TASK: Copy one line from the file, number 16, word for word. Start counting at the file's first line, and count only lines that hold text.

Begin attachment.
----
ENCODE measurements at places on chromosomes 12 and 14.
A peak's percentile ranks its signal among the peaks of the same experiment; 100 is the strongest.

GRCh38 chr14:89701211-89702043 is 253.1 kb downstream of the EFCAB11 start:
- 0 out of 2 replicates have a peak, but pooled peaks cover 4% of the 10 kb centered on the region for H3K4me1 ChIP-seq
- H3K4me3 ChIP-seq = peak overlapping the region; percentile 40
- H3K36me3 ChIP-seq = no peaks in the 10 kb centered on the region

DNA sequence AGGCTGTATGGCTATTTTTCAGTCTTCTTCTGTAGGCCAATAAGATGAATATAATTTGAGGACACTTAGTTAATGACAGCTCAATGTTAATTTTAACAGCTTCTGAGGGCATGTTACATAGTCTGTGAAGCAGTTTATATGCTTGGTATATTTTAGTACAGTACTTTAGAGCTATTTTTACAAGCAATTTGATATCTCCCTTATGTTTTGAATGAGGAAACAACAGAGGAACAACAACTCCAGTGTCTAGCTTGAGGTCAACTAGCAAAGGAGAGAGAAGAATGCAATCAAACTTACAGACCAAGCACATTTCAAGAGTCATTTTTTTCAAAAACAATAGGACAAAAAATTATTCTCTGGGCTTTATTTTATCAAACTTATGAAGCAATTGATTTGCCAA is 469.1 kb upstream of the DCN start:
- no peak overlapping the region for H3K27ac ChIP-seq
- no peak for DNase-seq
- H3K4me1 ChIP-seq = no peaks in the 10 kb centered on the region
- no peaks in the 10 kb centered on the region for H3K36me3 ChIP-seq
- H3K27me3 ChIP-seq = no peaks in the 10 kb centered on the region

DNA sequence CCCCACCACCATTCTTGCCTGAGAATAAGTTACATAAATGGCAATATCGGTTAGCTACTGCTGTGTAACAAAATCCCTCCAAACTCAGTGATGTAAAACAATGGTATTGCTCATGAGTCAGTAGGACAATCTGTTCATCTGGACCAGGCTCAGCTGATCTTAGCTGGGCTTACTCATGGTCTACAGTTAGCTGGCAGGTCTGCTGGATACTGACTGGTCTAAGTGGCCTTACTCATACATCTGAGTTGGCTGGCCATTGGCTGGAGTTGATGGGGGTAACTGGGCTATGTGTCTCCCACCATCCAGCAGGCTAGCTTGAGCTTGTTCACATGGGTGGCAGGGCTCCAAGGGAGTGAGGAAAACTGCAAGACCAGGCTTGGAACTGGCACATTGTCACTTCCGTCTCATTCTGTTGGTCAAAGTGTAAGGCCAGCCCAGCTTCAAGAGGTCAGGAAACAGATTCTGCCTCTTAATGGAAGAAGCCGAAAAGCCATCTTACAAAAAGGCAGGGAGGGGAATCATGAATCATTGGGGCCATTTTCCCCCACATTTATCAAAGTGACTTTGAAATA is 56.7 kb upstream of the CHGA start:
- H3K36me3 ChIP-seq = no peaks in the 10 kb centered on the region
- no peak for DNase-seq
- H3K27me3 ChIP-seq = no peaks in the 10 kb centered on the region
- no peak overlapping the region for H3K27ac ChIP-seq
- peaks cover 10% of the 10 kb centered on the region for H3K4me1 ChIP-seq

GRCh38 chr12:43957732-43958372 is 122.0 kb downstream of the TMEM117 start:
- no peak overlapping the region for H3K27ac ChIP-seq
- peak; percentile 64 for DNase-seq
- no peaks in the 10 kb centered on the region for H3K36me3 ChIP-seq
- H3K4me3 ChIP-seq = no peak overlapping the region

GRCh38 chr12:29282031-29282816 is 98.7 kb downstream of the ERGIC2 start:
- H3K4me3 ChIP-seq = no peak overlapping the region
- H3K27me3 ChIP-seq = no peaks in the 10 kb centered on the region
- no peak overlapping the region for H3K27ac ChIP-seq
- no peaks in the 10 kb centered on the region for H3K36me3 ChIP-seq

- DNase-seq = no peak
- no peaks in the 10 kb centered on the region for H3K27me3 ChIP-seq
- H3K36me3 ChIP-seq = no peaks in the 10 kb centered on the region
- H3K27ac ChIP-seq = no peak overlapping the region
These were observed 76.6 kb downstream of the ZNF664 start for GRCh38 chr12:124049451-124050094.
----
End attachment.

- H3K27me3 ChIP-seq = no peaks in the 10 kb centered on the region